The Consumer Financial Protection Bureau (CFPB) and New York Attorney General Letitia James filed a civil lawsuit on Thursday against money transfer service provider MoneyGram International, alleging the company repeatedly violated consumer financial protection laws.
The lawsuit claims the money transfer company blocked customers when it failed to quickly deliver funds to overseas recipients. MoneyGram’s Payments Systems Unit is also named as a defendant in the 22-page lawsuit, filed in the United States District Court for the Southern District of New York.
“MoneyGram spent years neglecting its customers and breaking the law, ignoring customer complaints and government warnings in the process,” CFPB Director Rohit Chopra said in a press release released Thursday. “MoneyGram’s a long pattern of misconduct must be stopped.
Most of MoneyGram’s customers are financially vulnerable immigrants or refugees sending money home, the lawsuit says, adding that the company’s customers are often employed in industries such as construction, energy, manufacturing and retail, which tend to be cyclical and more significantly affected. by weak economic conditions than other industries.
“Our immigrant communities trusted MoneyGram to send their hard-earned money to loved ones, but MoneyGram let them down,” James said in the statement. “Consumers deserve to know where their money went.”
The CFPB changed its remittance rule in 2020, making remittances more transparent and less risky. The rule requires MoneyGram and other providers to disclose price information for every transfer that passes through their network. Consumers also have recourse when transfers do not reach their intended destination.
“The discount rule went into effect in October 2013,” the lawsuit states. “Even before then, MoneyGram knew it would have to comply with the rule and that it would require changes to its operations. Yet for years MoneyGram broke the Rule.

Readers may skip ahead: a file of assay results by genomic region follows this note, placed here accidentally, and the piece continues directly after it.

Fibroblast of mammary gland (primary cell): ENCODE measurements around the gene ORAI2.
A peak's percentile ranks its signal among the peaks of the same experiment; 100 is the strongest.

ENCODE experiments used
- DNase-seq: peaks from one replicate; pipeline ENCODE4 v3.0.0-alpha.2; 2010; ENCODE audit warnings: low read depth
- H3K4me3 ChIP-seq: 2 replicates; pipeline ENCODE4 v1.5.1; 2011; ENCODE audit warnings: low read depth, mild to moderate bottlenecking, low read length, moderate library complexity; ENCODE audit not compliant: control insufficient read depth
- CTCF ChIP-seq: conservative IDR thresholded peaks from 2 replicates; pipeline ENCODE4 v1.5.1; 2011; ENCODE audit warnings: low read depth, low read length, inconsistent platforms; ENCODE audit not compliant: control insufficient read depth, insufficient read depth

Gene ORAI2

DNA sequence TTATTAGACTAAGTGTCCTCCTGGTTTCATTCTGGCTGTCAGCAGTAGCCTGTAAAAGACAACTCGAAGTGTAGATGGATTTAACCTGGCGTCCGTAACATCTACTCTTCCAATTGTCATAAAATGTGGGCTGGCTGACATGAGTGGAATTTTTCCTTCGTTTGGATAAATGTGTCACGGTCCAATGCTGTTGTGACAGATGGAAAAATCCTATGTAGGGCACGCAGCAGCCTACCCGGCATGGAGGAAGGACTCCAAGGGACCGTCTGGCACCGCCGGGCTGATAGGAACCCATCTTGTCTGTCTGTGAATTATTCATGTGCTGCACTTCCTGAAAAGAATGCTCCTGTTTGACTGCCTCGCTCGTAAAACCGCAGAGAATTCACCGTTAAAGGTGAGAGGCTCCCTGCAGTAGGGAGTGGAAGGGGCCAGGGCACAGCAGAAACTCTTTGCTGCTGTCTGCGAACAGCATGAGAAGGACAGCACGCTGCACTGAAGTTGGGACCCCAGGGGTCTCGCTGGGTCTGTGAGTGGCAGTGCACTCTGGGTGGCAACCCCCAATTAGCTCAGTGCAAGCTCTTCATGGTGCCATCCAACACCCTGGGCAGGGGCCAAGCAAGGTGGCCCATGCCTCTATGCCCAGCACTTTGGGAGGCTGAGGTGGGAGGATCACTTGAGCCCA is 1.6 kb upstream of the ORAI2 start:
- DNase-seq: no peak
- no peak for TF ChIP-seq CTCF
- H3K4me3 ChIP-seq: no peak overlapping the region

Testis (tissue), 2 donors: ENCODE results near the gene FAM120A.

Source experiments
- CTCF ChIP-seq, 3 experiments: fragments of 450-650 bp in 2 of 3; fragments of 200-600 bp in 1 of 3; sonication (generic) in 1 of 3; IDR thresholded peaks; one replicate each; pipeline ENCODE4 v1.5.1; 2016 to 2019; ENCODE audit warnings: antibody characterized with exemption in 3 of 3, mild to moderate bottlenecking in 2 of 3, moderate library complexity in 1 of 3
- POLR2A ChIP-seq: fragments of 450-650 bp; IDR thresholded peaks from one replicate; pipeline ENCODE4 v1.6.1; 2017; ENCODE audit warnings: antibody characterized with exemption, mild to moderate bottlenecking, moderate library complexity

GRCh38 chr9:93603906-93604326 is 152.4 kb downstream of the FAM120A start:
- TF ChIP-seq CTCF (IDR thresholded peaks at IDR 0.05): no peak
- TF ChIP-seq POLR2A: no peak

The lawsuit accuses MoneyGram of repeatedly giving senders inaccurate information about when their transfers would be available to recipients overseas. When consumers complained about money transfer errors, MoneyGram repeatedly failed to provide the information required under the rule, according to the lawsuit.
The company paid $18 million in 2009 to settle Federal Trade Commission fraud charges and agreed to make operational changes, but the lawsuit said it did not. Nine years later, MoneyGram paid out $125 million for violation FTC rules.
MoneyGram also violated a 2012 agreement with the Department of Justice under which the company lost $100 million in a deferred prosecution agreement and admitted that it assisted in wire fraud and did not had failed to maintain effective safeguards against money laundering, according to Thursday’s statement.
MoneyGram and the CFPB had held settlement talks to resolve the case and the company set aside $7.5 million to cover expected costs, The New York Times noted, citing a regulatory filing.
Dallas-based MoneyGram, for its part, denied any wrongdoing and called the lawsuit “frivolous” in a statement. He also accused the CFPB of trying to force him into an unfair court settlement.
“We spent considerable time attempting to educate the CFPB on the company’s robust and effective compliance efforts and its weak record, including the complete absence of any consumer harm,” MoneyGram said. in a press release. “Unfortunately, [the CFPB] has chosen to impose increasingly unjustifiable and unprecedented demands on the Company.”
Chicago-based private equity firm Madison Dearborn agreed to pay $1.8 billion this year to acquire MoneyGram, after the company spent years on and off the sell block. It’s unclear whether the company’s latest legal setbacks will jeopardize the deal. Madison Dearborn did not respond to an email or phone call seeking comment.
New fintech competitorssuch as Wise, Paysend, and Remitly, among others, are reducing the historical fees and profits of the remittance industry.